The Many Ways to Communicate with Your Elected Officials

elected officials

Today’s big idea is that the elected officials who represent you in government are interested in hearing what people think about the issues that they’re working on–or not working on. And, remember, you are one of those people. So, they want to hear from YOU. You’re reading the transcript of an episode of the How to Be a Better Person podcast. If you’d rather listen, click the play button below.

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What do they want to hear from you?

Well, they want to know what you think about general issues or specific laws or policies. They would love to hear a personal story about how an issue affects you or your family. They want to know why you disagree with them if you disagree with them about something. And they love it when you thank them for their support and leadership on something. 

Hearing from you helps your elected officials know whether or not they’re doing a good job. It gives them confidence in knowing what the people they represent care about. It also gives them leverage to do a better job of representing you. 

Abraham Lincoln said:

“Public sentiment is everything. With public sentiment, nothing can fail; without it nothing can succeed.” 

Communicating with your elected officials is how they understand exactly what the public sentiment is. 

There are so many ways to do contact your elected officials: 

You can call them

Every state, city, and the federal government has websites that list the contact information of everyone who holds an office. Once Trump got elected, and I became committed to being a more active participant in democracy, I put the phone numbers of my congresspeople, senators, and governor in my phone, so that I wouldn’t even have to look up their contact info–I could just call up Gina Raimondo’s number and press go. Representatives and Senators have offices in their home states and in Washington, DC–put both numbers in your phone because if you’re taking the time to make one call, you may as well make two. 

You can also email your elected officials

Or, you can send them snail mail, which, in this electronic day and age, may take longer to get there, but makes a bigger impression once it’s received because it stands out. 

You can also follow your elected leaders on social media and communicate with them there

I find Twitter to be a great way to interact with my representatives in a public way, which means if they do something I want to thank them for, like Sheldon Whitehouse standing strong on curbing greenhouse gas emissions or David Cicilline for taking big tech to task, they’ll see the message but so will other people, which hopefully gives that thanks a little more weight and may inspire others to do the same. 

However you decide to communicate with them, you don’t have to make your message super eloquent or even that long

Although if you want to pour your heart out, you absolutely can. 

When you’re writing to an official, you want to include your name and at least your town or city, then tell them what you support or oppose and why and ask them to consider your opinion when they are deciding how to vote. 

I think that for the most part, their staffers are keeping track of how many communications they’re getting either for or against–it’s almost like you’re voting in a teeny little election and the content of your letter doesn’t matter all that much. BUT, if you have a story to share or a point that you don’t hear being discussed in the media, then I think your letter can get flagged by a staffer and shared with the official.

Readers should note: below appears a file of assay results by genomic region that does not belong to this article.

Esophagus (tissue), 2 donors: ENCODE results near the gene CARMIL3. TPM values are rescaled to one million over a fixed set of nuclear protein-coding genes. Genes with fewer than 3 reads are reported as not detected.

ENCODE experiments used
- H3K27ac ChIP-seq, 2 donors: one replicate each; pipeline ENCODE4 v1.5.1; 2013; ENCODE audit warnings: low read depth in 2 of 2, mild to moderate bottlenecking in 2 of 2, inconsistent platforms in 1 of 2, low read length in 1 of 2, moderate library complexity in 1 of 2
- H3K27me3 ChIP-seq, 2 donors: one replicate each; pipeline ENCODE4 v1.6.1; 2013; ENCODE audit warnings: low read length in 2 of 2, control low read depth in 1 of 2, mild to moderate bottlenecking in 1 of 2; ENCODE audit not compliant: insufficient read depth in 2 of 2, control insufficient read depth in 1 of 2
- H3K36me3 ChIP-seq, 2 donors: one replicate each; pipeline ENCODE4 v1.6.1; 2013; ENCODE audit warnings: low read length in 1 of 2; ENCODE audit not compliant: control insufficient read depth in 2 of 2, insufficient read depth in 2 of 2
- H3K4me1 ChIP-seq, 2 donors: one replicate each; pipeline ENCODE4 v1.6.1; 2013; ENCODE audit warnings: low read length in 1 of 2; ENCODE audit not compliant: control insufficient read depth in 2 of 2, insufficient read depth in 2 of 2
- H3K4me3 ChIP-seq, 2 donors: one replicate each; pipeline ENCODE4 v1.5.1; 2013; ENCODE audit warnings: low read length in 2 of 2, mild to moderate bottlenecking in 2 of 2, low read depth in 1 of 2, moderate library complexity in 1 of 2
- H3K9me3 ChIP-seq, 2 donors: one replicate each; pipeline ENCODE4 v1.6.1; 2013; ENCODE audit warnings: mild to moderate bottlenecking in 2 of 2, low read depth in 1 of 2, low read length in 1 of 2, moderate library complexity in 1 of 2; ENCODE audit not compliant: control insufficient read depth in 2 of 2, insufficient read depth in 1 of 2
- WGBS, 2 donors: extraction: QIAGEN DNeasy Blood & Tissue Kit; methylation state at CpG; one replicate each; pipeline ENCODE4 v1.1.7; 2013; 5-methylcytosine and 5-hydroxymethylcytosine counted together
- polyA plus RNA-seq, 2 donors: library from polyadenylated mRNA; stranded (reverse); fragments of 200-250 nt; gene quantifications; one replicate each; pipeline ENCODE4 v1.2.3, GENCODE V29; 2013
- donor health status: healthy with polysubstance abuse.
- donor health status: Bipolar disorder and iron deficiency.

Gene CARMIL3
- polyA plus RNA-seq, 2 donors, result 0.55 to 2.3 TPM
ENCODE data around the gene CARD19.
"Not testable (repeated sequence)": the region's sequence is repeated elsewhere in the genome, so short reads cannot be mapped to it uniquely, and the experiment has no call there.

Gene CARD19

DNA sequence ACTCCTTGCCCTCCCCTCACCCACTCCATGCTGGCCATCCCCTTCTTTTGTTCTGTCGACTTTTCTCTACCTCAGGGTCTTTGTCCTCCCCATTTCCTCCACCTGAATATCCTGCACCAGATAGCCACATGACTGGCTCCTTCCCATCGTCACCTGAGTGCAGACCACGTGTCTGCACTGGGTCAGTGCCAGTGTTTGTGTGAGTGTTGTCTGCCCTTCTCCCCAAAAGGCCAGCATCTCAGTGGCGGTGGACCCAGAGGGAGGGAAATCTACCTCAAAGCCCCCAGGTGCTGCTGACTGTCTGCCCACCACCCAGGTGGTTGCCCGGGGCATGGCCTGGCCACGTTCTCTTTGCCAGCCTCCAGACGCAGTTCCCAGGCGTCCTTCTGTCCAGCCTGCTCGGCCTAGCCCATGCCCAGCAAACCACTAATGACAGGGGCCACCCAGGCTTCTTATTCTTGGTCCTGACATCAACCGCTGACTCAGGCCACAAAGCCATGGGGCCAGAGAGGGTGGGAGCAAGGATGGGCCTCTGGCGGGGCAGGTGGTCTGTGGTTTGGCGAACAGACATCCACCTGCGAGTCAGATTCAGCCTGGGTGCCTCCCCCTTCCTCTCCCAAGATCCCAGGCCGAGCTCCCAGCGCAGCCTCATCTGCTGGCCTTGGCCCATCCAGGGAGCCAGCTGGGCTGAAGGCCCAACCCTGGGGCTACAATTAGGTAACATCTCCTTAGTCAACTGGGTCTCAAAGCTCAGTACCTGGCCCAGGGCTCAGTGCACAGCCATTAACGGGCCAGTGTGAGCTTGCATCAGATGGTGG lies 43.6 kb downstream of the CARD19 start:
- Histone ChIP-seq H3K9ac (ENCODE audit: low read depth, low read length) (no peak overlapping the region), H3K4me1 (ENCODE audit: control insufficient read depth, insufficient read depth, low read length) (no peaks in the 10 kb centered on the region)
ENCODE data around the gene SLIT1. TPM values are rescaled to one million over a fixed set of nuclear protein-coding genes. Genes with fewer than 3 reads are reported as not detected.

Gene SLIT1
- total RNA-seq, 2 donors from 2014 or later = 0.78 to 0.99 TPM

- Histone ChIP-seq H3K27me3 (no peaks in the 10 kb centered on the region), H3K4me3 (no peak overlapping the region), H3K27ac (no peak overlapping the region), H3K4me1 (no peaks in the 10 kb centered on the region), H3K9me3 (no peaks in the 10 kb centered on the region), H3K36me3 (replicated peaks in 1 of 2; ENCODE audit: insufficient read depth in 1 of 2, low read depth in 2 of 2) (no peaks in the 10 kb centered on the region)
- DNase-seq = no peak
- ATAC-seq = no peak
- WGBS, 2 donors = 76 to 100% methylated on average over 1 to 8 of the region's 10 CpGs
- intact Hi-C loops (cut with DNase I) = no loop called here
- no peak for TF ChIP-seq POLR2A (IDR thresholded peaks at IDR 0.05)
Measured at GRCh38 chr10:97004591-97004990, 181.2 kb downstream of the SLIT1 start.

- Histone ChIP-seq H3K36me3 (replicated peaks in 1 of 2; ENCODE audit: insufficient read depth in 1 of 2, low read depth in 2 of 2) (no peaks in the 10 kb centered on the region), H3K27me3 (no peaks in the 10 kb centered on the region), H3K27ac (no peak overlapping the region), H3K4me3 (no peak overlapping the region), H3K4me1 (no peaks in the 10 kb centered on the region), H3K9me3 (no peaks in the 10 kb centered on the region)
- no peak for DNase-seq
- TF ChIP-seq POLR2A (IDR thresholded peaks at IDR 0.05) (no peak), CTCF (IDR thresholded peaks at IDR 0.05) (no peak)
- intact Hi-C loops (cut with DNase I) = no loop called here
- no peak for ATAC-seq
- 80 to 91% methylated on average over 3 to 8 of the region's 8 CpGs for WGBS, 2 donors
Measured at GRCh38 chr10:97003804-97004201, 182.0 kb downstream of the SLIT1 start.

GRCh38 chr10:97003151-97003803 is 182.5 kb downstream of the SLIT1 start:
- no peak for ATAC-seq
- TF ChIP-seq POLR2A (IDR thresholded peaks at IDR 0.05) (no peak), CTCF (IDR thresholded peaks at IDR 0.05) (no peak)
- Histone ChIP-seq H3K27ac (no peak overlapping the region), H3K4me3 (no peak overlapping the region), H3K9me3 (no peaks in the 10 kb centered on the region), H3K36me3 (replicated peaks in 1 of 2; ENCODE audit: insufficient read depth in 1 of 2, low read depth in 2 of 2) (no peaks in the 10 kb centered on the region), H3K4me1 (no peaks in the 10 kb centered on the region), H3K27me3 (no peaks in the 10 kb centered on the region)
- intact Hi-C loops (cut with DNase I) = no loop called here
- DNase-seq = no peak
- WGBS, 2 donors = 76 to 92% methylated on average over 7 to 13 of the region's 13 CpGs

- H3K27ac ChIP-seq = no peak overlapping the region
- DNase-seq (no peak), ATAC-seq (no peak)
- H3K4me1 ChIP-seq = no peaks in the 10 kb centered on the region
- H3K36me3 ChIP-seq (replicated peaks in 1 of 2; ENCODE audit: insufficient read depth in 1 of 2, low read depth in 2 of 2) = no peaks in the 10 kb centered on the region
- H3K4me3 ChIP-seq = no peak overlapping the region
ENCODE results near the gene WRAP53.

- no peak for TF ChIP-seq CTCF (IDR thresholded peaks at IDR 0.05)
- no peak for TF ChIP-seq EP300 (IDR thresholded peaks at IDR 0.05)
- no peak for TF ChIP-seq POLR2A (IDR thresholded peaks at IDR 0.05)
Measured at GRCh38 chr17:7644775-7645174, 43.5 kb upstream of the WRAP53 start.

I was just listening to the Becoming Anita podcast, a short series of episodes on the impact of Anita Hill’s testimony at Clarence Thomas’s confirmation hearing that I highly recommend. The podcast hosts interviewed one of Ms. Hill’s lawyers, who recalled going around to Democratic senators and asking them to vote against confirming Thomas of Hill testified. And those senators shared that they were getting calls and letters that supported Thomas at a ratio of 7 to 1 over calls and letters that urged them to NOT confirm him. Meaning, those Senators didn’t have the power of the will of the people behind them. I hope this story helps you see why your letters and Tweets and calls and emails matter so very much. 

Daily Tiny Assignment

Your tiny assignment is to locate at least one way to contact at least one elected official who represents you in government. Follow them on social media, add their number to your phone, or their email to your address book. Bonus points for adding multiple ways to contact them, and for looking up the contact information for multiple representatives. 

And triple extra whammy bonus points with a cherry on top for actually contacting one or more of these folks. If you have no idea what you would say to them, that’s all right. I trust that the next time something comes up that you DO want to tell them, you’ll do it, because you won’t have to go through the step of looking up their contact info. Or, you can just reach out to them and say you’re a constituent and you’re aiming to be a more engaged citizen and you look forward to communicating with them again soon. Put ‘em on alert, you know? 

Thanks for listening, and thanks for giving a shit about being a better citizen

Come back tomorrow when I’m sharing one other easy thing you can do to invite and encourage the people you know to become more engaged citizens, too. It might have gotten you in trouble when you were in school, but now that you’re an adult, it just might help save democracy!

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